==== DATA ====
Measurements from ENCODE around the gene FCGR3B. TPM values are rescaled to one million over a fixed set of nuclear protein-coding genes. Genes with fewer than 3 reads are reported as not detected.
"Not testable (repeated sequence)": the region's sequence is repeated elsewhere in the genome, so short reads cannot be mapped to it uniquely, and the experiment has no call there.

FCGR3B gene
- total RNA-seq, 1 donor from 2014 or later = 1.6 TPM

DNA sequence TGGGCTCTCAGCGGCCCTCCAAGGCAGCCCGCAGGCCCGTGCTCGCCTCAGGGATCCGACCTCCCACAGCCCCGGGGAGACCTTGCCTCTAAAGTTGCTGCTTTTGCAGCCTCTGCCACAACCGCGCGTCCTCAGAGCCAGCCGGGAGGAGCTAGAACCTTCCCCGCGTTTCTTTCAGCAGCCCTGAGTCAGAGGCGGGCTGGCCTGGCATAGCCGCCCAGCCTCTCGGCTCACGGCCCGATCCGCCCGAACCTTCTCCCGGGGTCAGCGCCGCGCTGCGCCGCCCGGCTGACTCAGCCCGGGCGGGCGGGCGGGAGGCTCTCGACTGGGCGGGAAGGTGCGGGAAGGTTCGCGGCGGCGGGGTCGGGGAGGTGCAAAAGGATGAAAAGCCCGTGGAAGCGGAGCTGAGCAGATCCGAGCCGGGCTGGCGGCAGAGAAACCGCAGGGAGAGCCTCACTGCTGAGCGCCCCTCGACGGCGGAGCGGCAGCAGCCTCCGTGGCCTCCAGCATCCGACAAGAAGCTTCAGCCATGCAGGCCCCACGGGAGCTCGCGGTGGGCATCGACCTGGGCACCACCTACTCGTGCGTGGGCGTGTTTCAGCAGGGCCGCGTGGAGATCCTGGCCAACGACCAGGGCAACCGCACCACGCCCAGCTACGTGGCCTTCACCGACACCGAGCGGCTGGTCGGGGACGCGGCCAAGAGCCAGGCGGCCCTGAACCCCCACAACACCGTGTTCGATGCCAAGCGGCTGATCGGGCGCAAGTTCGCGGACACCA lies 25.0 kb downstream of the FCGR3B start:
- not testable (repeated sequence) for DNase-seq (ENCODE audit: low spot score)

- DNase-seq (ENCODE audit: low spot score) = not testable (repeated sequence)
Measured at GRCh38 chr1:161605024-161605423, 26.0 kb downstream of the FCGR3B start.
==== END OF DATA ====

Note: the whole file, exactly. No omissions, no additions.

Measurements from ENCODE around the gene FCGR3B. TPM values are rescaled to one million over a fixed set of nuclear protein-coding genes. Genes with fewer than 3 reads are reported as not detected.
"Not testable (repeated sequence)": the region's sequence is repeated elsewhere in the genome, so short reads cannot be mapped to it uniquely, and the experiment has no call there.

FCGR3B gene
- total RNA-seq, 1 donor from 2014 or later = 1.6 TPM

DNA sequence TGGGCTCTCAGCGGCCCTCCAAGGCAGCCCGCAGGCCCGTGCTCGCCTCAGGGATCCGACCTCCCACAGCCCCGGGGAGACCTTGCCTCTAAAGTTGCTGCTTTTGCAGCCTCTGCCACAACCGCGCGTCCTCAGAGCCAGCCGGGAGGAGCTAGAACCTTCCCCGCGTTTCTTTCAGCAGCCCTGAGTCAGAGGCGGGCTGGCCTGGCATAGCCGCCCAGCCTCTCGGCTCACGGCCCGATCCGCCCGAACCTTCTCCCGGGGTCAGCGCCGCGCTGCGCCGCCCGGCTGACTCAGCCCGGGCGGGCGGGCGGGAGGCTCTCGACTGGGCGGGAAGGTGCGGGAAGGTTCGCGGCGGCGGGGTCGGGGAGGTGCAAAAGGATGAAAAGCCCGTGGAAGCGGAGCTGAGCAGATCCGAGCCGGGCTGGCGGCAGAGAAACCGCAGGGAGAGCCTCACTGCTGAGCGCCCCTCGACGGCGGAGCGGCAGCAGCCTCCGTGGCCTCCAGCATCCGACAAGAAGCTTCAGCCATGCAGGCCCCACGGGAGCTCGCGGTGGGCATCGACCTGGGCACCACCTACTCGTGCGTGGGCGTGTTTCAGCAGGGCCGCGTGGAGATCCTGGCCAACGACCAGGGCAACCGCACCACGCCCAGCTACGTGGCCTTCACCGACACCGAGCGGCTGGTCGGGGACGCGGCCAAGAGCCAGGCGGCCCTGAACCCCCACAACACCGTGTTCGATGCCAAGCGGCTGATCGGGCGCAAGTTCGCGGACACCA lies 25.0 kb downstream of the FCGR3B start:
- not testable (repeated sequence) for DNase-seq (ENCODE audit: low spot score)

- DNase-seq (ENCODE audit: low spot score) = not testable (repeated sequence)
Measured at GRCh38 chr1:161605024-161605423, 26.0 kb downstream of the FCGR3B start.